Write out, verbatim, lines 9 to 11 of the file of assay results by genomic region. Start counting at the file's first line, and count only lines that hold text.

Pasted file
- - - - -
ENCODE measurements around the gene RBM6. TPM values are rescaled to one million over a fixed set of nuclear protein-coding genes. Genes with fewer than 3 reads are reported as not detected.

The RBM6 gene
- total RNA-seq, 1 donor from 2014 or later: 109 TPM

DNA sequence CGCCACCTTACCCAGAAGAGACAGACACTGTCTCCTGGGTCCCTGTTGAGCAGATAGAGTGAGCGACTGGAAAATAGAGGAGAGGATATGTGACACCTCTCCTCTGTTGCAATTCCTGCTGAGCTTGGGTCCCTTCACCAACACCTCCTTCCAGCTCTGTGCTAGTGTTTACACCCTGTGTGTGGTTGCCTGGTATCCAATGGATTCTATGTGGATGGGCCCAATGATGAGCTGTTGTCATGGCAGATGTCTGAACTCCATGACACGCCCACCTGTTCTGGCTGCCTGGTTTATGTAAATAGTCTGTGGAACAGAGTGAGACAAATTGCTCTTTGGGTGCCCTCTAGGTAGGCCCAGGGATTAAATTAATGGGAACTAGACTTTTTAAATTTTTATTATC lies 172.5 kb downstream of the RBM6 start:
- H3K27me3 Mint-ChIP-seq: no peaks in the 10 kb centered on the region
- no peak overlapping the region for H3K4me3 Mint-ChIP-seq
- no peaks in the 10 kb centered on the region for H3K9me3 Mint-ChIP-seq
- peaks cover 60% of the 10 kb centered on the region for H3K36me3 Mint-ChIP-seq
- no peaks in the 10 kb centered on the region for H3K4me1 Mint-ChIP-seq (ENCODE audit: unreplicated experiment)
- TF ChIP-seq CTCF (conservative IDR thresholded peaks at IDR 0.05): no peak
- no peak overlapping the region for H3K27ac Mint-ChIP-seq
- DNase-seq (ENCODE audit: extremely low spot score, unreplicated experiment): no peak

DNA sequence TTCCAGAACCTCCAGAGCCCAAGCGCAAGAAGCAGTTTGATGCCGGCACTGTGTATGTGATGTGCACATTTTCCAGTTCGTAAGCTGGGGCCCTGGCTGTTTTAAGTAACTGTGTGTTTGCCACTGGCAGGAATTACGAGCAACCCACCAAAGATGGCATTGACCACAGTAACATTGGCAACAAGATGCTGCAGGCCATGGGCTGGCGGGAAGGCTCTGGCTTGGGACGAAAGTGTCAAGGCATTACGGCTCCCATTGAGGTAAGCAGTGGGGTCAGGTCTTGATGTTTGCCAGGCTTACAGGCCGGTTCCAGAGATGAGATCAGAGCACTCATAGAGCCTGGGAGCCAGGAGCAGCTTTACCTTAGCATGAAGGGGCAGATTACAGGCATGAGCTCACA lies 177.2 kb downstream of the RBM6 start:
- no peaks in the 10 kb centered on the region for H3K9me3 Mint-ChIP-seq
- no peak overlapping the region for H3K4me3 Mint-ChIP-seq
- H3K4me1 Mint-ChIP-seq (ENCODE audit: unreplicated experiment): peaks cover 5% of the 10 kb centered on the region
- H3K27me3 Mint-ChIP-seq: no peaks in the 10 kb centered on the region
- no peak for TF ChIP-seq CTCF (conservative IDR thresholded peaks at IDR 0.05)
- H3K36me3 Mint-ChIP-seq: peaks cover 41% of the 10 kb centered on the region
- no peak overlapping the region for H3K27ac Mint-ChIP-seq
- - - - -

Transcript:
- no peaks in the 10 kb centered on the region for H3K4me1 Mint-ChIP-seq (ENCODE audit: unreplicated experiment)
- TF ChIP-seq CTCF (conservative IDR thresholded peaks at IDR 0.05): no peak
- no peak overlapping the region for H3K27ac Mint-ChIP-seq